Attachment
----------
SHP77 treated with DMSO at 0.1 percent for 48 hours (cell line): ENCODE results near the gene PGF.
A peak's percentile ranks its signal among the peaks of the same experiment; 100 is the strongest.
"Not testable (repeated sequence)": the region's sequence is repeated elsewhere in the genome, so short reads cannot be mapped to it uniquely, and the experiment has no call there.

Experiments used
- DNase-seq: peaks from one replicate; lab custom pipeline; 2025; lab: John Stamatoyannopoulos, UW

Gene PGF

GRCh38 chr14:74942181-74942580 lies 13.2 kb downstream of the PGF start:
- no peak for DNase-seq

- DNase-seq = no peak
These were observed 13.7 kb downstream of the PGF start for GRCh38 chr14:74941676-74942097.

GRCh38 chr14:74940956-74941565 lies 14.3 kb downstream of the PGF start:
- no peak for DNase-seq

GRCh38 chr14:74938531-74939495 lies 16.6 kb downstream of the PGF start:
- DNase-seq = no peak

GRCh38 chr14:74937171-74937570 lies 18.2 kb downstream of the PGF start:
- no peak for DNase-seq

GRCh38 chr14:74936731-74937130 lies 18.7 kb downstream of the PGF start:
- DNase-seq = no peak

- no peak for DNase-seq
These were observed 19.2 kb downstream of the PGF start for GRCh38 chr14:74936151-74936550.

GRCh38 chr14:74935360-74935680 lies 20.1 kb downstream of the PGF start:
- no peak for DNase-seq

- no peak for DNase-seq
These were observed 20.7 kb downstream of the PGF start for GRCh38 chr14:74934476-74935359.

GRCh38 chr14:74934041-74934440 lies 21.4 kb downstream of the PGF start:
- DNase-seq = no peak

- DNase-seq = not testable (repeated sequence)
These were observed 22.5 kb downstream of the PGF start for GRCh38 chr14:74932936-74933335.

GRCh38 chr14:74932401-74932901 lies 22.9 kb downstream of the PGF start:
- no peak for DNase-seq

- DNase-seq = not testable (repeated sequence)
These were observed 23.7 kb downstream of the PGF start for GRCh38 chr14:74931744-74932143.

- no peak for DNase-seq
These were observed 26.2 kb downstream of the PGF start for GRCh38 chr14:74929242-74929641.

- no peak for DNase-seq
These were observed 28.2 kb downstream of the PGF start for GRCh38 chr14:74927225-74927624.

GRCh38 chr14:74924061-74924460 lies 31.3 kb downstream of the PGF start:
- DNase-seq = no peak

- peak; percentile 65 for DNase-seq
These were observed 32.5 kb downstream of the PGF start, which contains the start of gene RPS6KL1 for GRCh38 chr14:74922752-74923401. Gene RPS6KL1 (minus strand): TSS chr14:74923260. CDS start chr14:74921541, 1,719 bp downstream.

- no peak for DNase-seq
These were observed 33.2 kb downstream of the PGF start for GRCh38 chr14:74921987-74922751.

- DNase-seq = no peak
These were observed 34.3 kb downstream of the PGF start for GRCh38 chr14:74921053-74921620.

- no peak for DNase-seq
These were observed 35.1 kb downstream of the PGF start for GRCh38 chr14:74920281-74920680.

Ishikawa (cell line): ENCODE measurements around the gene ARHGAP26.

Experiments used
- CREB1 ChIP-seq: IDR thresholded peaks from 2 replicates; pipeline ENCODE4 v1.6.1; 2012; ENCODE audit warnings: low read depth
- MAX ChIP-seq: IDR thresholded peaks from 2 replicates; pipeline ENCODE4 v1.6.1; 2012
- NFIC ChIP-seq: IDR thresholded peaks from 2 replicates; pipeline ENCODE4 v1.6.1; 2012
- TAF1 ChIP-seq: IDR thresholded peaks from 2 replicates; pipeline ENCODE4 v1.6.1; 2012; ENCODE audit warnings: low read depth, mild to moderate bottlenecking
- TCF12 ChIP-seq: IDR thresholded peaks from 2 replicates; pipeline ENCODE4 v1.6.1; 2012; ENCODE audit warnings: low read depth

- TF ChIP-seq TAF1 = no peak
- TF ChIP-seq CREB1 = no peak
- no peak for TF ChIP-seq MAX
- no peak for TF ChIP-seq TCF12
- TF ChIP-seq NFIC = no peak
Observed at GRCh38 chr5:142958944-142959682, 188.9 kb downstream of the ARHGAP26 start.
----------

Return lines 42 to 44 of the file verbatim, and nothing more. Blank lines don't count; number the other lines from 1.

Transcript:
These were observed 33.2 kb downstream of the PGF start for GRCh38 chr14:74921987-74922751.

- DNase-seq = no peak
These were observed 34.3 kb downstream of the PGF start for GRCh38 chr14:74921053-74921620.